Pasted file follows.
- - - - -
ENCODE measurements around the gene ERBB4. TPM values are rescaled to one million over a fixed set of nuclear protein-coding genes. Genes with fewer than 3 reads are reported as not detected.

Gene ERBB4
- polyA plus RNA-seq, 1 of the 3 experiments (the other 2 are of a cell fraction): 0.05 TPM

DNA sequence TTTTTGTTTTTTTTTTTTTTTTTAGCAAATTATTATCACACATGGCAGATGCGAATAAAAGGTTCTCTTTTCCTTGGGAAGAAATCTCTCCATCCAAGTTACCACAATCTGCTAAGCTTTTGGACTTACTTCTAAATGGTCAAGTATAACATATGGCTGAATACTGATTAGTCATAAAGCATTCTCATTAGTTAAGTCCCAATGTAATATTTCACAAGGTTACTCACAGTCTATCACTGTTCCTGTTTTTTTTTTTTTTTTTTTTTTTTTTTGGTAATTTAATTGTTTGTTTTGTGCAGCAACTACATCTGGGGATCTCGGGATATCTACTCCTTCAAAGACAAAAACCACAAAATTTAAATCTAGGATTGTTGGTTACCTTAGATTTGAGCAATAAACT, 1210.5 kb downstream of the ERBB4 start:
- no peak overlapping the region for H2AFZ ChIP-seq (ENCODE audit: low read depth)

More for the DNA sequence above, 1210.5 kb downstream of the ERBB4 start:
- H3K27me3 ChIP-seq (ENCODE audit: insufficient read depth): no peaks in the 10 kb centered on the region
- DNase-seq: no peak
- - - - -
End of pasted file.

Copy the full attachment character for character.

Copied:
ENCODE measurements around the gene ERBB4. TPM values are rescaled to one million over a fixed set of nuclear protein-coding genes. Genes with fewer than 3 reads are reported as not detected.

Gene ERBB4
- polyA plus RNA-seq, 1 of the 3 experiments (the other 2 are of a cell fraction): 0.05 TPM

DNA sequence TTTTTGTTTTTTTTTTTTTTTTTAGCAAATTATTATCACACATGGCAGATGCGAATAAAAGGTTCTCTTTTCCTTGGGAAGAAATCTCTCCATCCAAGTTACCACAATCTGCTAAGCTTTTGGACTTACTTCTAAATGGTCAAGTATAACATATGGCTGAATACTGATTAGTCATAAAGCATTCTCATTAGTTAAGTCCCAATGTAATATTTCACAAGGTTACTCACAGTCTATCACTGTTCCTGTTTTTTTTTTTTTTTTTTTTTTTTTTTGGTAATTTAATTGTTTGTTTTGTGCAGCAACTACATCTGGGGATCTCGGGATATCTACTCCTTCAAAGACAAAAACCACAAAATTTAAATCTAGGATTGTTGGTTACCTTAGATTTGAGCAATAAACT, 1210.5 kb downstream of the ERBB4 start:
- no peak overlapping the region for H2AFZ ChIP-seq (ENCODE audit: low read depth)

More for the DNA sequence above, 1210.5 kb downstream of the ERBB4 start:
- H3K27me3 ChIP-seq (ENCODE audit: insufficient read depth): no peaks in the 10 kb centered on the region
- DNase-seq: no peak